Windows Access Control List (ACL) Example 35

 

 

 

 

 

Retrieving current user and domain names on Windows NT, Windows 2000, or Windows XP Code Example

 

A program may sometimes need to display the user name and domain name for the current thread. Prior to Windows NT, it could be assumed that a thread was running under the account of the interactively logged on user. Windows NT, however, allows threads to run under multiple security contexts, potentially representing multiple users. For instance, in a client/server application, a thread in the server might impersonate a client through the ImpersonateNamedPipeClient() function. In this case, it runs under the user context of the client. Another example of a thread running in a different security context is a service thread, which has a domain name of NT AUTHORITY and a user name of SYSTEM, assuming that the service is running in the local system account.
If you need to obtain both the user name and the domain name for the current thread, you must first extract the user's security identifier (SID) from the thread's access token by using the GetTokenInformation() function. Then, a call to the LookupAccountSid() function can be used to retrieve the account name and domain name associated with the SID. The sample code at the end of this article demonstrates this technique. The 32-bit functions just mentioned are not available on Microsoft Windows 95 or Microsoft Windows 98. To retrieve the name and domain of the interactive user on Windows 95 or Windows 98, you must call a 16-bit LAN Manager function. The following program example demonstrates how to programmatically retrieve the user name and domain name on Windows NT by using security functions within the Win32 Application Programming Interface (API).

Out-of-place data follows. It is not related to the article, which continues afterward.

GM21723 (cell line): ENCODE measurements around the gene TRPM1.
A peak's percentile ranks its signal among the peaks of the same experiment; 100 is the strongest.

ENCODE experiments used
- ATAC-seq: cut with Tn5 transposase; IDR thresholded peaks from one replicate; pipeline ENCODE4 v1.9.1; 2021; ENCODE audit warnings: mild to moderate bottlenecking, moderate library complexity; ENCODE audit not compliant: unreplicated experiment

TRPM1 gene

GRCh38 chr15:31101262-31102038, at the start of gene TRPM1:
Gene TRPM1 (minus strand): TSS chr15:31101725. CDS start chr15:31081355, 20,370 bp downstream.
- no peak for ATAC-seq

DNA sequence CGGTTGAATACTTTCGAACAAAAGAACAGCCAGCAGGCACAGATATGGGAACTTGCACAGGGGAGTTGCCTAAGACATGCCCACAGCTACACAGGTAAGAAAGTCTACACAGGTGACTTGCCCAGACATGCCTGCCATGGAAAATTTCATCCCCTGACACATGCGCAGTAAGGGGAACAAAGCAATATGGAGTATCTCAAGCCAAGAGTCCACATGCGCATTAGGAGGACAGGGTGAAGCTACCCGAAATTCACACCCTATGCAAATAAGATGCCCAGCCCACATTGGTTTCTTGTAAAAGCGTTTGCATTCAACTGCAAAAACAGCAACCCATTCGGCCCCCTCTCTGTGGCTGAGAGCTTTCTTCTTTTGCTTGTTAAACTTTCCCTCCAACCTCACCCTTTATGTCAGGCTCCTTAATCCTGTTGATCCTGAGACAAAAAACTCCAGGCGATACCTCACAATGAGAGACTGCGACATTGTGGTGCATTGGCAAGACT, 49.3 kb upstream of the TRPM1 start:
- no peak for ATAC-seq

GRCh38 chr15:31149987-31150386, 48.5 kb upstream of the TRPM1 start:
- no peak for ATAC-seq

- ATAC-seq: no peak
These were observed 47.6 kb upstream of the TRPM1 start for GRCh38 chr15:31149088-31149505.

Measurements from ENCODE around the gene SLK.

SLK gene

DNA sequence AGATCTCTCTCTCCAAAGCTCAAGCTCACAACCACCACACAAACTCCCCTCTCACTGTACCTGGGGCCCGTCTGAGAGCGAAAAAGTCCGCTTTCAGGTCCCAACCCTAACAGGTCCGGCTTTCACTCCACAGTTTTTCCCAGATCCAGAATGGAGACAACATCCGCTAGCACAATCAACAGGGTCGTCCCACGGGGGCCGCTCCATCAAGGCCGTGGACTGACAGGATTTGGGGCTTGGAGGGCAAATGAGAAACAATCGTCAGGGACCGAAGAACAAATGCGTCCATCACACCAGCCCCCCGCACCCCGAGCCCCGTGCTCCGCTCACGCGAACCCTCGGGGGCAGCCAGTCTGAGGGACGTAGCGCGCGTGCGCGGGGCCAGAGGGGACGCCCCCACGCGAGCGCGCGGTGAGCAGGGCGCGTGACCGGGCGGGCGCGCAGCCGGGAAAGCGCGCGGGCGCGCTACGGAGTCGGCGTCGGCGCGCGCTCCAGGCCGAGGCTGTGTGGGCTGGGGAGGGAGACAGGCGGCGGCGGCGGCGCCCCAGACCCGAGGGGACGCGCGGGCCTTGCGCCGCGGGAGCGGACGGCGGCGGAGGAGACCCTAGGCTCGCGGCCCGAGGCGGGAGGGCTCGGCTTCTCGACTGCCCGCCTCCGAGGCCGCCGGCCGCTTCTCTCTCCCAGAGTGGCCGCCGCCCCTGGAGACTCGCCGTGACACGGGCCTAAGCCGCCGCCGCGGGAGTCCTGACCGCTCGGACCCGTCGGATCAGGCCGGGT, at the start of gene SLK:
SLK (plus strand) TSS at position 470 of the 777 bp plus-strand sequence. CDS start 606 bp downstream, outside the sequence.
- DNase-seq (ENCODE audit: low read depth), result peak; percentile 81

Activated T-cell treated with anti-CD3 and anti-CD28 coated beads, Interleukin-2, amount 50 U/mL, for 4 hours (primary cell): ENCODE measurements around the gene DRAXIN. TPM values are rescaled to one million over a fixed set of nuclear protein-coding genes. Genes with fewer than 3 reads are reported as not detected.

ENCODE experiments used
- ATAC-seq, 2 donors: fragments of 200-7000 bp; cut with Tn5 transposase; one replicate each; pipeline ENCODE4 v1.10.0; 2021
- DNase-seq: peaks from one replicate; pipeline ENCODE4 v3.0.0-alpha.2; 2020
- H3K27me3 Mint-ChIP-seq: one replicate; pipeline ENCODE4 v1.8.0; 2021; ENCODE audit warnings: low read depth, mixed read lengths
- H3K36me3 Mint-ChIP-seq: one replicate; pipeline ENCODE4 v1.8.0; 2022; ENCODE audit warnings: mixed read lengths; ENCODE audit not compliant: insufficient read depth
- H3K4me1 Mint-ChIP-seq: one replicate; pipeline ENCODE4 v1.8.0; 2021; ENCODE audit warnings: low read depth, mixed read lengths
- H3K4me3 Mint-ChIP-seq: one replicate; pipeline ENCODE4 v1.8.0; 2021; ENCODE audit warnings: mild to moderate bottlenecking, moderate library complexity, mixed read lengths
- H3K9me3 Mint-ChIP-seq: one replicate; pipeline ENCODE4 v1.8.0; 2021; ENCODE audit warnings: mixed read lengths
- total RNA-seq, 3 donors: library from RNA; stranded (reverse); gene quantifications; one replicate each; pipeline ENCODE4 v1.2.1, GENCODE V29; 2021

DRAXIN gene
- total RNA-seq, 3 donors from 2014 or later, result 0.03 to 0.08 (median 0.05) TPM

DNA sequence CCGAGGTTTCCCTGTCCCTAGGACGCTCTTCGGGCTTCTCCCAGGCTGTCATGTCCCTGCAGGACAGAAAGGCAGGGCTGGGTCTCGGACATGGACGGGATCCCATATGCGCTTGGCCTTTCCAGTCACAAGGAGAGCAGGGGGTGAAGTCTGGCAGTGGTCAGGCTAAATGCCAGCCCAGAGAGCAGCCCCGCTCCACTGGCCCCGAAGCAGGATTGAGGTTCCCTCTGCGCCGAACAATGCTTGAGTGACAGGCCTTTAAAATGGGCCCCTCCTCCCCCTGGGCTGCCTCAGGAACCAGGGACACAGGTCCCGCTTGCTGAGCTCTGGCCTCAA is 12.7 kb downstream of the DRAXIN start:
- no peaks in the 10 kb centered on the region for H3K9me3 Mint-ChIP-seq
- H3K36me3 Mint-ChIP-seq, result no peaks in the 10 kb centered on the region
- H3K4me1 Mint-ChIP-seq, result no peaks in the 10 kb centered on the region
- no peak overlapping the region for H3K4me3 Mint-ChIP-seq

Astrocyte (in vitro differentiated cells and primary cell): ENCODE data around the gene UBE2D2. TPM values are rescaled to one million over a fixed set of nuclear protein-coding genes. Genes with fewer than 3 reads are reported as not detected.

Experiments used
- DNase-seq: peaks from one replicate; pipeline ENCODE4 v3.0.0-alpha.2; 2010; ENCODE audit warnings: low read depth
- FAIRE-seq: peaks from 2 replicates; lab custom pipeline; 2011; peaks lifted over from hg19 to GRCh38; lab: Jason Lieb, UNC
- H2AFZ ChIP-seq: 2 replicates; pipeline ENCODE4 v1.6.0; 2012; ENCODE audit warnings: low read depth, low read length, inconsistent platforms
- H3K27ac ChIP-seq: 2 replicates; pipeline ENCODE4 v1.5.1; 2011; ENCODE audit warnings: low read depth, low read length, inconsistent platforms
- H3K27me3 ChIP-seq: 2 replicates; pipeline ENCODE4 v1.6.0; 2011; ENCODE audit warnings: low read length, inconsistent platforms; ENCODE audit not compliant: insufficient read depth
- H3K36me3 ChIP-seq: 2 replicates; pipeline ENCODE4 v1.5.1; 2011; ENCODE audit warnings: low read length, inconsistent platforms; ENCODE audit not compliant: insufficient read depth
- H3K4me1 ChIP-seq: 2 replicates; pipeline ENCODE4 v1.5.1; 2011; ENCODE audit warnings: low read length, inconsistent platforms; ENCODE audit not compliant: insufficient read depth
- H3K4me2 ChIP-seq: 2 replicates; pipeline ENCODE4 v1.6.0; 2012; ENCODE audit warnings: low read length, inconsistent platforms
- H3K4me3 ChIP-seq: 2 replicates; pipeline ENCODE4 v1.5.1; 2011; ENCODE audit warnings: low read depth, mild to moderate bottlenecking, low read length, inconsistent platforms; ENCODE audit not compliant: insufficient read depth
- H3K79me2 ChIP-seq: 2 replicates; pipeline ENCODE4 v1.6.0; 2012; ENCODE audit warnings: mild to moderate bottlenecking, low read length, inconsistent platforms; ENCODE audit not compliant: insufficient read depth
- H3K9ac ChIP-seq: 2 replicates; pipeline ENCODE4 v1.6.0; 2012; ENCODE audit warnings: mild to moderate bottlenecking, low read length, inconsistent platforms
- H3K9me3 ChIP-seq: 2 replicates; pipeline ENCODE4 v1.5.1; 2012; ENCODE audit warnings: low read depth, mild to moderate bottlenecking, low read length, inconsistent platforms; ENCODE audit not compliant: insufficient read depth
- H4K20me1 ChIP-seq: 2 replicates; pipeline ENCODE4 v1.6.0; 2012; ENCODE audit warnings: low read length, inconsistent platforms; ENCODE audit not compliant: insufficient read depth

Create a new empty Win32 console application project. Give a suitable project name and change the project location if needed.

 

Retrieving current user and domain names on Windows NT, Windows 2000, or Windows XP Code Example: Creating new C++ empty console mode application using Visual C++

 

Then, add the source file and give it a suitable name.

 

Retrieving current user and domain names on Windows NT, Windows 2000, or Windows XP Code Example: Adding the C++ source file

 

Next, add the following source code.

 

#include <windows.h>

#include <stdio.h>

 

//**********************************************************************

//  FUNCTION:     GetCurrentUserAndDomain - This function looks up

//                the user name and domain name for the user account

//                associated with the calling thread.

//  PARAMETERS:   szUser - a buffer that receives the user name

//                pcchUser - the size, in characters, of szUser

//                szDomain - a buffer that receives the domain name

//                pcchDomain - the size, in characters, of szDomain

//  RETURN VALUE: TRUE if the function succeeds. Otherwise, FALSE and

//                GetLastError() will return the failure reason.

//

//                If either of the supplied buffers are too small,

//                GetLastError() will return ERROR_INSUFFICIENT_BUFFER

//                and pcchUser and pcchDomain will be adjusted to

//                reflect the required buffer sizes.

//**********************************************************************

#define MAX_NAME 256

 

int wmain(int argc, WCHAR **argv)

{

      WCHAR szUser[MAX_NAME];

      WCHAR szDomain[MAX_NAME];

      BOOL         fSuccess = FALSE;

      HANDLE       hToken   = NULL;

      PTOKEN_USER  ptiUser  = NULL;

      DWORD        cbti     = 0;

      SID_NAME_USE snu;

     

      __try {

            // Get the calling thread's access token.